In 2000, Kazaam revolves around a genie by the name of Kazaan and a 12-year-old boy, Max. Max s father is an entertainment producer with a dubious past and trouble with the law. The evil "Mr. Malek," a Middle Eastern Arnerican, works with Travis. Malek is portrayed as a shrewd gold-digger who would go to any length to enrich himself. He is a repulsive, unshaven individual with a devilish laugh, a thick Middle Eastern accent, and gluttonous eating habits.
The Disney movie, “G.I. Jane” features scores of faceless Arabs bit the dust and the world is better off with their extermination. Or so we are led to believe.
The cumulative effect of these movies is that Arabs are seen as the enemy and are violent, unscrupulous, greedy, slave-traders who abuse women. The main problem is not the depiction of repulsive Arab characters but the absence of balancing positive Arab characters. Disney producers do not appear to go to the same length as their Hollywood colleagues to make sure positive characters are used to balance the negative characters. This serves to dehumanize Arabs and justify anti-Arab racism .
Shaheen 2001 and Elayan 2005 describe how Islam also gets unfairly portrayed. “The actions and dialogue of the Arabs in the Western films link the religion with male supremacy, holy war, acts of terror, and hatred of the West. Nothing can be further from the truth regarding the religion, but the vast majority of these movies make the Muslims look evil or stupid. There is some definite racism in these films, and there are some really offensive stereotypes. These films are having an influence on everyone who watches these movies. The images get burned into your mind, and the more of the stereotype you see, the more it is reinforced. Plato wrote in his Republic, "Those who tell the stories also rule society." Ben Barber in The Nation wrote, " Disney does more than [David] Duke." Hate crimes against Arabs and Muslims are on the rise in the last decade, and these movies that still air today don t help. One wonders, how effective do you think movies are in shaping the way Americans think about Arabs, especially Palestinians, and about the "peace process" in the region? Many people have never been to the Middle East and don t personally know any Arabs, yet plenty have formed their own opinions, and I strongly believe that these movies push the stereotype along. It s one thing to read about terrorism or watch a clip on the news, but another to watch a well-lit sneering Arab holding a machine gun and saying a line like "It s the sword of Islam...sent to deliver a blow to the belly of the infidel." (from the movie Executive Decision, 1996).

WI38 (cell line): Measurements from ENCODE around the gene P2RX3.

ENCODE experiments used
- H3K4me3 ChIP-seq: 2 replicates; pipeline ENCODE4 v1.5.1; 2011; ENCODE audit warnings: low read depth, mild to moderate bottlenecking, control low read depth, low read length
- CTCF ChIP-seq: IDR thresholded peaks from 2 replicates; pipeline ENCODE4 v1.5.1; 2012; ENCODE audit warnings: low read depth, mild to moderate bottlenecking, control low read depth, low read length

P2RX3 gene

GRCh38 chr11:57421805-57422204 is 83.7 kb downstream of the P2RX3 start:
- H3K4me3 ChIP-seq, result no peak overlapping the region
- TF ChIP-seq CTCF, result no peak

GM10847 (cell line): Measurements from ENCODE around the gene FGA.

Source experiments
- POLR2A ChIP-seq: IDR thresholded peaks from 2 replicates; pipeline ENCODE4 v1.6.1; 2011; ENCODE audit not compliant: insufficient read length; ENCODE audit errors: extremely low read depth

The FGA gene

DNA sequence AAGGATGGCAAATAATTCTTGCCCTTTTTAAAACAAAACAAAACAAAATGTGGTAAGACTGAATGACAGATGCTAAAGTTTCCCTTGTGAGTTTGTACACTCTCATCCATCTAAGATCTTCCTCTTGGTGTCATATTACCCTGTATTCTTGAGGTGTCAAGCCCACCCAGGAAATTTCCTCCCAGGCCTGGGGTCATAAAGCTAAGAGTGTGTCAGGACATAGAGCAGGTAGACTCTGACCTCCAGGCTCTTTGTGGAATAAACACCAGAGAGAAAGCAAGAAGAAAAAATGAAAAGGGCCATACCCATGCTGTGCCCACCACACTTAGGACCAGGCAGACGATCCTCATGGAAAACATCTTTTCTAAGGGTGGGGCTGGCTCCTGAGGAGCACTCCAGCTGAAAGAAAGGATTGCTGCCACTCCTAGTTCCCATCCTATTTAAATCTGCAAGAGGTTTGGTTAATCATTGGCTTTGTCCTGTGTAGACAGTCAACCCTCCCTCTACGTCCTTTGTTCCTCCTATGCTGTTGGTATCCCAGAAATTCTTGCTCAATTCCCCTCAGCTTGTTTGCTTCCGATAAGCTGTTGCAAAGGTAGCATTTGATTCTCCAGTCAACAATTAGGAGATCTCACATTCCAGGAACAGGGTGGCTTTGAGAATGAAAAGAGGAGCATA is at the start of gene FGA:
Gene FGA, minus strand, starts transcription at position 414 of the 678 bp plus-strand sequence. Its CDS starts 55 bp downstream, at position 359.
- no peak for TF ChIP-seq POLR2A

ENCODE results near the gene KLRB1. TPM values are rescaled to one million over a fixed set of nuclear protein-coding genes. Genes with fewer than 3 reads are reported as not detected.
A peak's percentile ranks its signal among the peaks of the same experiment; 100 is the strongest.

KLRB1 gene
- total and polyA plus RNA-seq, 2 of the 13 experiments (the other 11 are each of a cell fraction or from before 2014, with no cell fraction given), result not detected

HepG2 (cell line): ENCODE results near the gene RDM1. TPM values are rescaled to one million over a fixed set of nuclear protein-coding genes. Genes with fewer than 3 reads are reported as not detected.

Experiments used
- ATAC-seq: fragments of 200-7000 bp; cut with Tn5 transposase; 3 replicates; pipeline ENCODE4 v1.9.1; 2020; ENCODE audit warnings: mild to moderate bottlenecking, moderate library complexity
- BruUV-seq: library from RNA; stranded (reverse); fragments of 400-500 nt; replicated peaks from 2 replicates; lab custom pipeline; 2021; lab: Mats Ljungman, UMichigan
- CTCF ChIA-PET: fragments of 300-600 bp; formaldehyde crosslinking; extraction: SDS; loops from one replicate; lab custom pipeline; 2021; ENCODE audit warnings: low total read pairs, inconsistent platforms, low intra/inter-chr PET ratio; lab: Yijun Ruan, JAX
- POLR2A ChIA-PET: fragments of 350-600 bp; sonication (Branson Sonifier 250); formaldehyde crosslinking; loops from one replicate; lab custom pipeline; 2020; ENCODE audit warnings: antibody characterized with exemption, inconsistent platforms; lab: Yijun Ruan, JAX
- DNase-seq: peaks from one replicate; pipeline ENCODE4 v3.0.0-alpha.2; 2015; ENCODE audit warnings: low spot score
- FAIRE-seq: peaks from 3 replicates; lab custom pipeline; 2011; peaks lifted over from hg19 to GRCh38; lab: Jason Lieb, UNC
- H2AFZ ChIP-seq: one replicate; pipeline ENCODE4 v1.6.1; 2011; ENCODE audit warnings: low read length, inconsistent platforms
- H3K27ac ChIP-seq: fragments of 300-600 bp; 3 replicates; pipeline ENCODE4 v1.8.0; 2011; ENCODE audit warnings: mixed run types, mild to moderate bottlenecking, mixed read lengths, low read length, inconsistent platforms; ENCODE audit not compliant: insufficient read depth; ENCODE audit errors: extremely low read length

Shaheen (2001) cites Anthony Lane (1999) a critic for. “The New Yorker,” as writing: "...try replacing one Semitic group with another--Jews instead of Arabs--and THEN listen for the laugh." The point he is making is that it is considered unacceptable to impugn Judaism by negatively showing Jewish people, but nobody seems to bat an eyelash when Arabs or Muslims are portrayed as "dirty" or inhuman. Written in 2001, the book is still correct in its assertions. Recently, the movie "The Passion of the Christ" drew large protests and allegations of anti-Semitism, while the movie the Siege was just as derogatory yet ignored by most mainstream media.
Arabs and Islam are stereotyped as a threat to democracy without distinguishing it from terrorism or corruption. Thus, US and European foreign policies have been criticized for not taking this distinction into account . The Arab and Muslims are criticized for not being able to defend themselves and Islam. Probably every conflict is fought on at least two grounds: the battlefield and the minds of the people via propaganda. The “good guys” and the “bad guys” can often both be guilty of misleading their people with distortions, exaggerations, subjectivity, inaccuracy and even fabrications, in order to receive their support. While we can often see obvious propaganda from other countries, especially from “enemies”, we sometimes don t notice, or acknowledge propaganda in our own nations and from our own friendly nations.

Supporting independent media is crucial in order to get accurate reports of what is happening in the Arab and Muslim world. We should also prioritize the voices of Arabs and Muslims in media, panels and discussions around these issues. But we also cannot ignore mainstream media where millions get their information. We should challenge mainstream media whenever possible and call them out on stereotypes, biases and inaccuracies. Recent media campaigns by groups like the American Arab Anti-Discrimination Committee (ADC) responding to racism in the media have been very effective. In fact, earlier this year an anti-Arab ad by the San Francisco Examiner was pulled in just one day after an action alert went out to write emails to the publisher.

The need to approach our work from many directions is essential since the other side uses its entire means to carry out its project. Arundahti Roy said it best in a speech in Porte Alegre a couple of years when she said: “Our strategy should be not only to confront empire, but to lay siege to it. To deprive it of oxygen. To shame it. To mock it. With our art, our music, our literature, our stubbornness, our joy, our brilliance, our sheer relentlessness -- and our ability to tell our own stories. Stories that are different from the ones we re being brainwashed to believe.”